This Star Tribune article discusses the increase of ridership in Minneapolis. Is bike congestion on the greenway really a bad thing?
When Marian Hayes took an evening bicycle ride along the Midtown Greenway in Minneapolis last year, she felt as if she had the trail to herself. Now the greenway is a freeway. Fast cyclists pass slower ones on the left. Commuters get on and off via exit ramps. Traffic moves along at 15 miles per hour. "You feel like you're in rush hour," said Hayes, who commutes 25 miles roundtrip from Mendota Heights to downtown Minneapolis.
Between May 2007 and May 2008, the number of cyclists on the Lake Street Bridge jumped 50 percent, said Steve Clark, the walking and bicycling program manager for Transit for Livable Communities. "That one is pretty representative of the overall city," Clark said. "We've seen some gradual increases, but this is really the first big jump."
I really liked this article because these new crop of commuters aren't concerned about the environment, roadies, or their waste lines; they are concerned about their pocketbook. For those of you who don't know about the strong bike community in the Twin Cities read the comments and check out MPLS Bike Love. For all the naysayers who think winter time puts a stop to this, Minneapolis has the highest ridership per capita in the country during the winter time.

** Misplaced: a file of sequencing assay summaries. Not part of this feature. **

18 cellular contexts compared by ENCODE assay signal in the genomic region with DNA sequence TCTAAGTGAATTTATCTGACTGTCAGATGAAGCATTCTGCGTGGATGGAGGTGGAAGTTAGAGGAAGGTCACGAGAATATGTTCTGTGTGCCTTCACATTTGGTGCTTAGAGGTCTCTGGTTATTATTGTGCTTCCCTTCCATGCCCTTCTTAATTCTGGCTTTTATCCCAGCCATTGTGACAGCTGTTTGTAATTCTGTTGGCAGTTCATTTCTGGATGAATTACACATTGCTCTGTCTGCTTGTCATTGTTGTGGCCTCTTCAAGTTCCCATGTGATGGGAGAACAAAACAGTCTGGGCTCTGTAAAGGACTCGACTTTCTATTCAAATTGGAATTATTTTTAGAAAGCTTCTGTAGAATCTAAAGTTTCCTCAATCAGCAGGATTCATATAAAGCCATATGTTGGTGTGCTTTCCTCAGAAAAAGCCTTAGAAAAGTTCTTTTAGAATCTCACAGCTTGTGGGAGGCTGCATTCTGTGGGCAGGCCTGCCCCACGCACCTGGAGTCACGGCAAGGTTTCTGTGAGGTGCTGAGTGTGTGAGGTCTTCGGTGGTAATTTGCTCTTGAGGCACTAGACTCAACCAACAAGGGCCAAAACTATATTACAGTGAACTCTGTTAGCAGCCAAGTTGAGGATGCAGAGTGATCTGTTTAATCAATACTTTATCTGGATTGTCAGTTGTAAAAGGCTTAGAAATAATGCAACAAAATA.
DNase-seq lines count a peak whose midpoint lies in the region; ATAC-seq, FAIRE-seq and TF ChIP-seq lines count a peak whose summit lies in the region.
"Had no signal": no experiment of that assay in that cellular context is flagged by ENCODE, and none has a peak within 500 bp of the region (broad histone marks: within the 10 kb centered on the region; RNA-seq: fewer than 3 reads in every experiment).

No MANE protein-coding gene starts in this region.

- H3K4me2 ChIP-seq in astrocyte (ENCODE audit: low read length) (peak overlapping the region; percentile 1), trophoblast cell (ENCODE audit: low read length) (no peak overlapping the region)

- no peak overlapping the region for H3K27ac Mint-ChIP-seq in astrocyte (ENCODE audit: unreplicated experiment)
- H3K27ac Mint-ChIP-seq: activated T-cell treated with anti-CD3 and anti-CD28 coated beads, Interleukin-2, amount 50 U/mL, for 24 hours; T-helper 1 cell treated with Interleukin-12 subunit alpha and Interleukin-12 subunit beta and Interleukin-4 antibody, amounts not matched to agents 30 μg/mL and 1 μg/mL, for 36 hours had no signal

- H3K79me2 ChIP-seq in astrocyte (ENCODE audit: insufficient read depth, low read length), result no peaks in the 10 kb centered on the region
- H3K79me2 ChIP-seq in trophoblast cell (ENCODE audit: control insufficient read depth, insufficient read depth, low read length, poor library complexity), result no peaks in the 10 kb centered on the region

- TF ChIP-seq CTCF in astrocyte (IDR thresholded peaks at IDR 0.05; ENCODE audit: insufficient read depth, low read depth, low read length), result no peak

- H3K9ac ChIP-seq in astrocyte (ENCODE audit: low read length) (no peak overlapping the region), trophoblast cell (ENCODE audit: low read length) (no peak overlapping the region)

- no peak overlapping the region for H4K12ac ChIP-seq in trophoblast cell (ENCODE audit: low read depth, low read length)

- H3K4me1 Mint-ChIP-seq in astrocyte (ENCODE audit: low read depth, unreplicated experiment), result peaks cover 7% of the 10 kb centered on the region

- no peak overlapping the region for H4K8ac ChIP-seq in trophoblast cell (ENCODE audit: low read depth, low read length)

UPDATE: Good article and video here.
Hey thanks for the post. This is an encouraging read. I am in bike commuter desert. For the most part biking is a recreational activity. I'm all for bike recreation... (Yeah!!) but I have this strong pull to promote and encourage bike commuting. Its nice to see cold weather excuses fall by the wayside- after all Minneapolis bikes!
Thanks for the plug! I definitely see an increase in riders commuting and running errands in MPLS. I expect some friction from those that view cycling on MUPs like Greenway as a quiet "alone time" activity, but I am all for boldly crossing that threshold.
What I would do to be stuck in "bike commuter gridlock"...that would be a dream come true!
In my opinion, there is no such thing as "too many bikes". Glad to see that ridership is skyrocketing, even if those new commuters are only concerned with their wallets -- they'll soon discover many other benefits to setting the car keys down and swinging a leg over a bicycle.
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